Alimony, also referred to as spousal support or spousal maintenance, is a legal obligation one spouse has to provide (financial support) to the other during and/or after a legal separation or divorce.
The purpose of alimony is to provide financial support to the spouse with lower income to enable them to maintain the same standard of living the couple enjoyed during the marriage, at least until the recipient is able to become self-supporting.
Alimony is most often awarded after a lengthy marriage, or in cases where one spouse gave up career opportunities to support the other spouse or to take care of the couple’s children.
Often, people confuse alimony with child support, however, they are two completely different types of financial remedies awarded during a divorce or legal separation. Alimony, in many cases, is awarded alongside child support and at the discretion of the judge presiding over the case.
How the amount and duration of alimony is determined
Divorcing couples may come to an agreement on the actual amount and length of time alimony should be paid. However, if they can’t come to an agreement on the terms of alimony, a judge will have to decide for them. But, letting a judge determine the terms of alimony will require there to be a trial, which, for both parties, will be costly in terms of time and money.
The judge will look at a very extensive list of factors when determining if alimony should be awarded, including:
- The financial needs of the party requesting alimony
- The payor’s ability to pay
- The lifestyle the couple enjoyed during the marriage
- What each party is able to earn, including what they actually earn as well as their earning capacity
- The length of the marriage
The party who is obliged to pay alimony will, in most cases, be required to pay a specified amount every month for a period of time that will be specified in the couple’s judgment of divorce or settlement agreement, or until any one of the following occurrences takes place:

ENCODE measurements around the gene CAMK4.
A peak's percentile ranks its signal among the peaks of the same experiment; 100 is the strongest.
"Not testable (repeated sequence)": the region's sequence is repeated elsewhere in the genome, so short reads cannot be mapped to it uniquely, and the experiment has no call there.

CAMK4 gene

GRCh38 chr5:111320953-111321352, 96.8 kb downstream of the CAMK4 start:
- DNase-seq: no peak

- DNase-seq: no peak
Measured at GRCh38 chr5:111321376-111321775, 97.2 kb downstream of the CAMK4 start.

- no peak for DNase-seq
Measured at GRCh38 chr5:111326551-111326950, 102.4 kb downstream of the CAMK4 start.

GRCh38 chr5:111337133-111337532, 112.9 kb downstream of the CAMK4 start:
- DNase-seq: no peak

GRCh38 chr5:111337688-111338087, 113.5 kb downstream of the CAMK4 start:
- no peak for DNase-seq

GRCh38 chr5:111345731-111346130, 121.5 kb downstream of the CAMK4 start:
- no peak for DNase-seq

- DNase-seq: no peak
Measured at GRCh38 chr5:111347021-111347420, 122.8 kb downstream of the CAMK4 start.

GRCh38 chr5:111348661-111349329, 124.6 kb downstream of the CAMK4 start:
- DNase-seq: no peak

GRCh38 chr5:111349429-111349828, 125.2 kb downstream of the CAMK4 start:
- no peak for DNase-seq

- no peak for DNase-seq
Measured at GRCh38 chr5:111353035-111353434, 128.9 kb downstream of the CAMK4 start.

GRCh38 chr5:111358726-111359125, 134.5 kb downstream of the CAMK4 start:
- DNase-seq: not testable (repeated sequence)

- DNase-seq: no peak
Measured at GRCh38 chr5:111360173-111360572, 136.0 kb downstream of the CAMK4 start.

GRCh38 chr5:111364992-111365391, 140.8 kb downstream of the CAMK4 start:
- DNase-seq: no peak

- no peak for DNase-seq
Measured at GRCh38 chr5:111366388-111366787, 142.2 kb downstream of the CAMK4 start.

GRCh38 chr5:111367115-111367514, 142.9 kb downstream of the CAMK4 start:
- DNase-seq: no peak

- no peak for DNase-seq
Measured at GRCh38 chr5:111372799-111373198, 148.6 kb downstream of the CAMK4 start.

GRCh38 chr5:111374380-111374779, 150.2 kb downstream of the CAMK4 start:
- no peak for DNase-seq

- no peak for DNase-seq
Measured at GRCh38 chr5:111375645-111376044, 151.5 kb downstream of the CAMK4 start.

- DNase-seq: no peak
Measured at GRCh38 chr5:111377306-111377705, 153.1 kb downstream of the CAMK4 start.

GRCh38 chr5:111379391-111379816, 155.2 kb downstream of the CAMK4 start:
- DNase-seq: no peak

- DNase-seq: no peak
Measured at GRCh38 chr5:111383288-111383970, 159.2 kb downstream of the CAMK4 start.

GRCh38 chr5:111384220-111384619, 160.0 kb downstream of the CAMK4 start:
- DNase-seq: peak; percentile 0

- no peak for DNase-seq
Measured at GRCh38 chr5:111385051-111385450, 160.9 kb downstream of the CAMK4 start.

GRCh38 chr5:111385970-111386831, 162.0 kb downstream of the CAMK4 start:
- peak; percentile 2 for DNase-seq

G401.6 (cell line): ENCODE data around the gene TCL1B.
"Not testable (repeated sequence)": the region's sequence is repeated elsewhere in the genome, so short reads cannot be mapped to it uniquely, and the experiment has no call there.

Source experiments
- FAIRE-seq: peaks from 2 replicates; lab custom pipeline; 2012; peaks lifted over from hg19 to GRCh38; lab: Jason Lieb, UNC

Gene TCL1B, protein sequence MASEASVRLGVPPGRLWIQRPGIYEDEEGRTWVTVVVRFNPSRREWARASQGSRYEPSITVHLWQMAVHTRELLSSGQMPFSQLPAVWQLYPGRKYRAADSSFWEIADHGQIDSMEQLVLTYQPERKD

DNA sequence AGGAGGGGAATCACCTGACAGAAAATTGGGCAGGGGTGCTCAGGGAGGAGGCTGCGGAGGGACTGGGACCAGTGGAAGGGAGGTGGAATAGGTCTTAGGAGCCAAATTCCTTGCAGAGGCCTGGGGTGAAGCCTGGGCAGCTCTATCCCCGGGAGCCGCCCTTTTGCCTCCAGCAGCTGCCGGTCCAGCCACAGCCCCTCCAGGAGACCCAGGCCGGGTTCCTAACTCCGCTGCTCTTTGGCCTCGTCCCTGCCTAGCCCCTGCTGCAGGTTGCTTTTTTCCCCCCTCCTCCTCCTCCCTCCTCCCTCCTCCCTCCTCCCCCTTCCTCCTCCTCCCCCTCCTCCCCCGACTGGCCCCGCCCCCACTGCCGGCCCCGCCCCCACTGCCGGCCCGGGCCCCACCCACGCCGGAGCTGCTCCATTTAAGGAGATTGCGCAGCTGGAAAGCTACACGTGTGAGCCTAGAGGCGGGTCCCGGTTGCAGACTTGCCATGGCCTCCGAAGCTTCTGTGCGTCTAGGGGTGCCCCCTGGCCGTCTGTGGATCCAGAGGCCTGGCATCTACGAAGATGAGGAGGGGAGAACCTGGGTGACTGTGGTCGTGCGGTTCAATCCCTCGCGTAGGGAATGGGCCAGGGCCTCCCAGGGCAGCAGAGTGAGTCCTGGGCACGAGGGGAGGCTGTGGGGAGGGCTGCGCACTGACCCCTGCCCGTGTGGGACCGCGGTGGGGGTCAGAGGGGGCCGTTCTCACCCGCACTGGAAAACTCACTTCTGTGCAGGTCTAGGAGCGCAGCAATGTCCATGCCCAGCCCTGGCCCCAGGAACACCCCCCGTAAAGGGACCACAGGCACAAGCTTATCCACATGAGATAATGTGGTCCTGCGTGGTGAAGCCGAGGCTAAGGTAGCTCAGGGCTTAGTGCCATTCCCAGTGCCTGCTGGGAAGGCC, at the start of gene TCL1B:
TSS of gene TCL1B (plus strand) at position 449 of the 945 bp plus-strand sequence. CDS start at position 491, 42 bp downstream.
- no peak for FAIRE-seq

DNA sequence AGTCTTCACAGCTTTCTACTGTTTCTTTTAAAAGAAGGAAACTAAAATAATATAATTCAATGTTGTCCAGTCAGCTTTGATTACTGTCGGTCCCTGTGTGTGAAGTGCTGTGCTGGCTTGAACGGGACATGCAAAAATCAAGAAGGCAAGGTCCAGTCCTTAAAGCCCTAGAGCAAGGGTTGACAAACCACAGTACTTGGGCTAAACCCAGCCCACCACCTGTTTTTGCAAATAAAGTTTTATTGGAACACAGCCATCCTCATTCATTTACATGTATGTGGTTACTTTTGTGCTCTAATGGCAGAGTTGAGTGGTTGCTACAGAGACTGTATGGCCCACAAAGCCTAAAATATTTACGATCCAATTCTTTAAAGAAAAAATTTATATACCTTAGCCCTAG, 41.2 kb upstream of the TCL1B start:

- The recipient remarries
- Their children reach the age of maturity
- A court decides that after a reasonable amount of time, the recipient has not made a satisfactory effort to become self-supporting.
- The payor retires, whereafter a judge may decide to modify the amount of alimony to be paid,
- The death of either party.
Refusal to pay court-ordered alimony
Alimony is a court order and is just as enforceable as any other court order. If one spouse has been awarded alimony but the other spouse refuses to pay, the spouse awarded alimony can go to court to have the order enforced with the realistic possibility of forcing regular payments. Should it become necessary, a judge can put the non-paying ex-spouse in jail to show them that the court is serious about enforcing the order.
Contact an experienced divorce attorney
The laws governing alimony vary from state to state. If you are facing divorce and want to know if you will receive or be ordered to pay alimony, contact an experienced divorce attorney in your area for more specific information regarding alimony in your state.